JF Ptak Science Books Quick Post
That's part of a short (12pp) and stiff little report from President James Monroe asking if Indians of all sorts did indeed have title to their lands within the United States, which means, I guess, that this was really a question in 1822. Given the number of treaties and the number of treaties with the Indian Nations abrogated and annulled, it still didn't set me up for this basic question, which really surprised me. The publication comes a few years after the end of the first Seminole War (1816 or so to 1819), the aim of which was to move the Seminoles from north Florida (Florida having just been ceded to the U.S. a few years earlier) to, well, somewhere else--this occurred in 1819, when the Indians succumbed and were forced to live in central-ish Florida. This didn't last for long, though, as the Second Seminole War (a much more expanded conflict fought 1835-1842) decimated the Seminole population, the remaining people subsequently were removed from central Florida completely away to Indian Territory. This was all before the official "removal policies" begun under Monroe and John C. Calhoun (and many others), something that people like Ben Franklin and George Washington were against back in their late days.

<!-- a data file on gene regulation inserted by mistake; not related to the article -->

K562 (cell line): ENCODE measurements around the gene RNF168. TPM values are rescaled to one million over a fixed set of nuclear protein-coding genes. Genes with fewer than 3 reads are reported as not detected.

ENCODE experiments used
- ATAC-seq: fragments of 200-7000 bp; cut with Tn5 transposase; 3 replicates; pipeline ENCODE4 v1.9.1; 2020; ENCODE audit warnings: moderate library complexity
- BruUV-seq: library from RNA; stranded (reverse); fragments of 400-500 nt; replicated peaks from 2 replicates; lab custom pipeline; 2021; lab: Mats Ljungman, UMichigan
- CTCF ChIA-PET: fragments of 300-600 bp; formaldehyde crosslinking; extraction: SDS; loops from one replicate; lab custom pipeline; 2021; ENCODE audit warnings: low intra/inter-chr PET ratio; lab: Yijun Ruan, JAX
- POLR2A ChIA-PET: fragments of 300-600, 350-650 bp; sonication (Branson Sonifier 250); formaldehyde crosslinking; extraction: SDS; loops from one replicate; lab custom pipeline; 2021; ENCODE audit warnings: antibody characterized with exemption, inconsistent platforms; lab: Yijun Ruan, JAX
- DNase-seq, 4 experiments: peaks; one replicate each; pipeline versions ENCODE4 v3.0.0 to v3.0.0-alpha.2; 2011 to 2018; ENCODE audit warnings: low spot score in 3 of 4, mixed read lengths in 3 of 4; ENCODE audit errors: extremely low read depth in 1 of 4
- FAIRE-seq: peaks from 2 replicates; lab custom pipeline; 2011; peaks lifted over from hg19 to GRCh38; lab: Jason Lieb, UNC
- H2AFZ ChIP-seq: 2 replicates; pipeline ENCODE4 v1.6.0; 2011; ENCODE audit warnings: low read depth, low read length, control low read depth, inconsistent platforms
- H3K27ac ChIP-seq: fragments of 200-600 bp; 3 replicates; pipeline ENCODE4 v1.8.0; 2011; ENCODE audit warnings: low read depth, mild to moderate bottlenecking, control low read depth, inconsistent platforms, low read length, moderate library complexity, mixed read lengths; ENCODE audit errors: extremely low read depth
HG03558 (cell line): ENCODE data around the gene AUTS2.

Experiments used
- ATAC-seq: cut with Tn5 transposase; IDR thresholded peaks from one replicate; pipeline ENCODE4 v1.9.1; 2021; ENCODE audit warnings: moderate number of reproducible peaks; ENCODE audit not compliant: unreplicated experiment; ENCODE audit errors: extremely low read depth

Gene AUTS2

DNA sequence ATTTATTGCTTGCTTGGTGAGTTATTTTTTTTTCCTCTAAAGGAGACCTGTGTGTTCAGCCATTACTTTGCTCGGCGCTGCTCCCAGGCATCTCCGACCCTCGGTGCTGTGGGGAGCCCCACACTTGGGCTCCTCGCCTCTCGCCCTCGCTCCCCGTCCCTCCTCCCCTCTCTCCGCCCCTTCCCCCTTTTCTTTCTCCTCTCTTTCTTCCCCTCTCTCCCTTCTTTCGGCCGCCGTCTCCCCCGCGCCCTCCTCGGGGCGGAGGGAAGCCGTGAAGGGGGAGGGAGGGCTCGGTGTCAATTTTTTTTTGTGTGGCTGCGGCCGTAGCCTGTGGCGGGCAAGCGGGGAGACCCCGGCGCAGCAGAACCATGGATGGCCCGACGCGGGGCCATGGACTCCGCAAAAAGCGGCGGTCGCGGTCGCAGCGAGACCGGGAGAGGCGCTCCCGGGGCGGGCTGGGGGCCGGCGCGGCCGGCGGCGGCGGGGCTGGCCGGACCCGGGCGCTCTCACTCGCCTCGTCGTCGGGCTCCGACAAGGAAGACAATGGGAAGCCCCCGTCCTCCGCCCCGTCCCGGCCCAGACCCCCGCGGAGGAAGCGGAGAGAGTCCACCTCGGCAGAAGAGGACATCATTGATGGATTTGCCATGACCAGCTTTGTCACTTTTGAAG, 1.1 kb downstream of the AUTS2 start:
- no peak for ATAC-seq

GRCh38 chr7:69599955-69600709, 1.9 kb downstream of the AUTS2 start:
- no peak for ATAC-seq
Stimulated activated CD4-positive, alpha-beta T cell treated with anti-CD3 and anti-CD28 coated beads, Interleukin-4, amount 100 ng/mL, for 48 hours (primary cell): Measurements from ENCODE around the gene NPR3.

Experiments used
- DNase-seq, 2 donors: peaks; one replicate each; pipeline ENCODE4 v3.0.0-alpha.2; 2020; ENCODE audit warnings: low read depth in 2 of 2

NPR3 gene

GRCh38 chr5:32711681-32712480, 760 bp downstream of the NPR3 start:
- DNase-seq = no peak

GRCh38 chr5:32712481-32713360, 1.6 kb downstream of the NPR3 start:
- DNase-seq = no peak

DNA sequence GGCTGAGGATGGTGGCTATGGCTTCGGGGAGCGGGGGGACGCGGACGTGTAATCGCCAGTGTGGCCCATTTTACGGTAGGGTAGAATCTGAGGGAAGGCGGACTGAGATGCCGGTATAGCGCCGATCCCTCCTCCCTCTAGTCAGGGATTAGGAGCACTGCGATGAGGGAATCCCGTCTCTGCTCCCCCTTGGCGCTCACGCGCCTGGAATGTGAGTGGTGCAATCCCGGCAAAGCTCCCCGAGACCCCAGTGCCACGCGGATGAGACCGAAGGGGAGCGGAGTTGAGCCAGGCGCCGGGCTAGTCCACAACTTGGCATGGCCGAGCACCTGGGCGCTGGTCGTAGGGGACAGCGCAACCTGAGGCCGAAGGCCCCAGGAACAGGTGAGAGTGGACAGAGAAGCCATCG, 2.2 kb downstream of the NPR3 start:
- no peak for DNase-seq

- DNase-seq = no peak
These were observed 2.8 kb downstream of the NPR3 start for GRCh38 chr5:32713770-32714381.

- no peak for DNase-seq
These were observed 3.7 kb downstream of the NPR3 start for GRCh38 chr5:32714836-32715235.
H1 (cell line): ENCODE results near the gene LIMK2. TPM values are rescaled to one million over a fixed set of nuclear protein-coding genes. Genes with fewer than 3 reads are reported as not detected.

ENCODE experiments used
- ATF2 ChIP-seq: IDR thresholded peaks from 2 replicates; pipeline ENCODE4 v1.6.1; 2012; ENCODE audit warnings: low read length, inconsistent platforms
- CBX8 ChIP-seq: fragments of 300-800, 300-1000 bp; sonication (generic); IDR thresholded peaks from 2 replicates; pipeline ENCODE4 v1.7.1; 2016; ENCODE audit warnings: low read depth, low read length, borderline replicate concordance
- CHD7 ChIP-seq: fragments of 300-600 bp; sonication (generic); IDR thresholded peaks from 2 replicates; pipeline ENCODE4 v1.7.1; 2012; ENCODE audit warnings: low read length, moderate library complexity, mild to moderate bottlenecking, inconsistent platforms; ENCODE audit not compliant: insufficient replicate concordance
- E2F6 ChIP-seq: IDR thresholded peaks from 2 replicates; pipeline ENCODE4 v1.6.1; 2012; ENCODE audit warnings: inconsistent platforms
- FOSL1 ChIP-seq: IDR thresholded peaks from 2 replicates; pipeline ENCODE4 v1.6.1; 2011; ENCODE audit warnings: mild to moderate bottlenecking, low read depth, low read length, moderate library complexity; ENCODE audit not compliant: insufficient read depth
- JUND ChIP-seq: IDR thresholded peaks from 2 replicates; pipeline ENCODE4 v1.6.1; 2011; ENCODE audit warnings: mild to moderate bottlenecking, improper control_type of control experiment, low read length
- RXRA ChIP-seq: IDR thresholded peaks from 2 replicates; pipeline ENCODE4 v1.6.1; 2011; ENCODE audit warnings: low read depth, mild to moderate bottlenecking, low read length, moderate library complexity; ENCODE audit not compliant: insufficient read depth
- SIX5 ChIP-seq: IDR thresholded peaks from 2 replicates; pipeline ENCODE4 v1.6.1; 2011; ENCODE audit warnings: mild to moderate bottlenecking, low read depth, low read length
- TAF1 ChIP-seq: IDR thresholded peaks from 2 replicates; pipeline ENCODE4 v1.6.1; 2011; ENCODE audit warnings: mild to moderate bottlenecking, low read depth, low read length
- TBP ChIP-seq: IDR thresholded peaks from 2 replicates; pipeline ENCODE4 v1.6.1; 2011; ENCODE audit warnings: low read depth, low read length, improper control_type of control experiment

The answer seems to be that the question was too big for an answer. and that each treaty had to be treated individually--in short to me it reads like a null response.